Sanjay Bavisi, president of the global professional certification body EC- Council, said he wouldn’t either confirm or deny US National Security Agency whistleblower Edward Snowden’s claim that he recieved a certificate in ethical hacking from the organisation in 2010.
Speaking to Express, Bavisi, better known as Jay Bavisi, said he couldn’t disclose the information because of a confidentiality clause.
“I cannot deny or confirm it. But if he is certified and prosecuted for an illegal act, then we will have to de-certify him.” Bavisi said.
The resume of the whistleblower currently holed up at the Moscow airport reportedly boasts of a certificate in ethical hacking.
Bavisi said that when one becomes a certified ethical hacker, he or she signs an agreement with the EC-Council that the skills will be used only for defence purposes.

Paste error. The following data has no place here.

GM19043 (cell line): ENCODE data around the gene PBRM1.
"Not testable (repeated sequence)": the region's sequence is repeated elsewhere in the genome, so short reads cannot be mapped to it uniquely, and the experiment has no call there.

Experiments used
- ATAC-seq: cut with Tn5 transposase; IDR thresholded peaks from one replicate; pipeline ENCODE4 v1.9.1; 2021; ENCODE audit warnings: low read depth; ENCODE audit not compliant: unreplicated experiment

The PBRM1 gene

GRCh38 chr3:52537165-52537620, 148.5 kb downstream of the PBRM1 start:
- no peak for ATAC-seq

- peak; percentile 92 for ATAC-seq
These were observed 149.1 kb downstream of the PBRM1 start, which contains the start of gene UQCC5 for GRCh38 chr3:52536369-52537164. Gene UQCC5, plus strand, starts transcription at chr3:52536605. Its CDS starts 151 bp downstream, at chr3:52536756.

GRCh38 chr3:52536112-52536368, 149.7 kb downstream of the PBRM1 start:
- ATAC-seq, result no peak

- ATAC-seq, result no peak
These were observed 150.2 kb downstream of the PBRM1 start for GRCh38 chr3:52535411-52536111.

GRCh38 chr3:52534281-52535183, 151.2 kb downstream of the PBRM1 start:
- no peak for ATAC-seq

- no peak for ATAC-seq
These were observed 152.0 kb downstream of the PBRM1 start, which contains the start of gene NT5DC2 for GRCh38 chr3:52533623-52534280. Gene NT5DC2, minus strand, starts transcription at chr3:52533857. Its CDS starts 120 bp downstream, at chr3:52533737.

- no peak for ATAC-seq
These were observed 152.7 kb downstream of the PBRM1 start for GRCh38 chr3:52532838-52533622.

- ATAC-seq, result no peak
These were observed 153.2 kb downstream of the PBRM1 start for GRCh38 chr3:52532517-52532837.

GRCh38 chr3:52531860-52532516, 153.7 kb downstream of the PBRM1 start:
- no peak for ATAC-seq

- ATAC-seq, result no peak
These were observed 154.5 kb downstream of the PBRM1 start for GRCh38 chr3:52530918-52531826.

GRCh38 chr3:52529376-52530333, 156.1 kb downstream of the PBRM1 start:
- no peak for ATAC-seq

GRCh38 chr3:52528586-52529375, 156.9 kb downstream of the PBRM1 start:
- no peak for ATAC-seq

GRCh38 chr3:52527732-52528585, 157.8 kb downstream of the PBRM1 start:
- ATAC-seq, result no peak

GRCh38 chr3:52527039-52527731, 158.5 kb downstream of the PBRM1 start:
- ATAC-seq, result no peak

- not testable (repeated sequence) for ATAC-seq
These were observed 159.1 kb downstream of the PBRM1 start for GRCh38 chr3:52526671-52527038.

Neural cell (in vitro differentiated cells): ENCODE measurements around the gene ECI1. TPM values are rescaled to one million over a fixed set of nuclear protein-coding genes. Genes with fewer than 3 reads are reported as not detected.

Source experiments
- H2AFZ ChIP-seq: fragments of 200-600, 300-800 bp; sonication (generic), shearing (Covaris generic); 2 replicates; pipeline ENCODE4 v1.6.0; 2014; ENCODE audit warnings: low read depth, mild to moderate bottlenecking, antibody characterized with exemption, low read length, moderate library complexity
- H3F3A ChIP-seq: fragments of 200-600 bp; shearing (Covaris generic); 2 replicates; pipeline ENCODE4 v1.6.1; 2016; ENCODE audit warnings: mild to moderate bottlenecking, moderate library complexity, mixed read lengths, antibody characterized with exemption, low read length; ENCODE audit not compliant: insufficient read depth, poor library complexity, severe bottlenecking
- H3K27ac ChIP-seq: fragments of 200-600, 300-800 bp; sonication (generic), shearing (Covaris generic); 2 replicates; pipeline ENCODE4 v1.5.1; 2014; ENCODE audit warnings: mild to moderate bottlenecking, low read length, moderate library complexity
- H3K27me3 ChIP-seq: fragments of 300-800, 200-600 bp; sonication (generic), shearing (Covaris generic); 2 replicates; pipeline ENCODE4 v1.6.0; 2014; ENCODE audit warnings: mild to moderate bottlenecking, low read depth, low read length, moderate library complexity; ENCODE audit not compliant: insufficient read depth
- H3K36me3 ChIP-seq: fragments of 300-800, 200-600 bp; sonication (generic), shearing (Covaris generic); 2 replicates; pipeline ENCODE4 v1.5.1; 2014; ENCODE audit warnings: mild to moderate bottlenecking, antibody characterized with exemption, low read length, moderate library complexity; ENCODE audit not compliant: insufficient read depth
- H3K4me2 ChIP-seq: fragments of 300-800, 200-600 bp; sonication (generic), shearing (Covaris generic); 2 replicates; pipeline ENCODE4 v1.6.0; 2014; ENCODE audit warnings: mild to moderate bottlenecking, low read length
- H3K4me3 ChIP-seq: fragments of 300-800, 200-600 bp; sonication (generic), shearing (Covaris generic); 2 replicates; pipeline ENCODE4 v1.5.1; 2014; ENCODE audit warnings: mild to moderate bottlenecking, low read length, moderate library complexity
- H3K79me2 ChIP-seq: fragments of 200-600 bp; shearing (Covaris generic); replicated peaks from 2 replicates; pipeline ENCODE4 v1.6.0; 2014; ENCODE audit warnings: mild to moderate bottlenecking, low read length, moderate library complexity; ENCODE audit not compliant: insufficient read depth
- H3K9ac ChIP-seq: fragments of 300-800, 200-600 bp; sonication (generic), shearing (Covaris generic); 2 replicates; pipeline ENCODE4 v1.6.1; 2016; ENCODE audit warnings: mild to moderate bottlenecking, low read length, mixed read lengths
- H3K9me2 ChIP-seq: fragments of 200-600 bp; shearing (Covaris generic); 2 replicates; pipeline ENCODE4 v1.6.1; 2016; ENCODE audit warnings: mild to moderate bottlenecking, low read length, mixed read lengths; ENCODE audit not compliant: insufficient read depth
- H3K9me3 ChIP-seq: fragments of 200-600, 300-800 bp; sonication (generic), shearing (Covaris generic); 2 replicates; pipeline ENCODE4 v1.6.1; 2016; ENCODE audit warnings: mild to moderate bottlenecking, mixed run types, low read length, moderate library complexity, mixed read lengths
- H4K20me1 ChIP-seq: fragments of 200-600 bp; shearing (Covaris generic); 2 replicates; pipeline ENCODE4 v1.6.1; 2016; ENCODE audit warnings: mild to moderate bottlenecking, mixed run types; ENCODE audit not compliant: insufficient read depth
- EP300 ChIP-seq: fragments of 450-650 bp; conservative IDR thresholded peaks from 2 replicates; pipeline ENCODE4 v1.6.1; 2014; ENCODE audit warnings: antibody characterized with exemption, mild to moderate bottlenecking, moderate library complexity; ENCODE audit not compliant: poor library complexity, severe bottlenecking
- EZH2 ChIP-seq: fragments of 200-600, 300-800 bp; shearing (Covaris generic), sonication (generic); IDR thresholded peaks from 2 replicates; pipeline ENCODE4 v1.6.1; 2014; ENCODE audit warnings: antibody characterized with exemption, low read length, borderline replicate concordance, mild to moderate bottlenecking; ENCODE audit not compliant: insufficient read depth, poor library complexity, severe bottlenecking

“We are teaching people to be cyber bodyguards but if you decide to become an assassin, then I think law will have to deal with you,” Bavisi added.
Born in India, Bavisi founded the EC-Council following the 9/11 attacks in the US, with an aim to addressing issues of cyber terrorism.
The organisation, which runs various cyber security programmes in 92 countries, believes that “to beat a hacker, you need to think like one”.
The organisation has trained people from the FBI, US Army, United Nations and is recognised by the NSA.
Bavisi said India is vulnerable to cyber attack and the government will have to take cyber security issue more seriously. With so many stakeholders and ministries involved, the process of securing cyber infrastructure is moving slow. He said India doesn’t have a proper cyber command and blue print for defence and counter cyber-attack.
“We have some capabilities but the size of infrastructure is so huge that we need huge numbers of cyber security experts.”
Bavisi also said India would need to look at cyber vaccination programmes via secure code education. “It’s like quarantining our networks from attacks via firewalls, intrusion detection system and intrusion prevention system. India produces millions of programmers but they are not trained in secure codes. We need to create a talent pool.”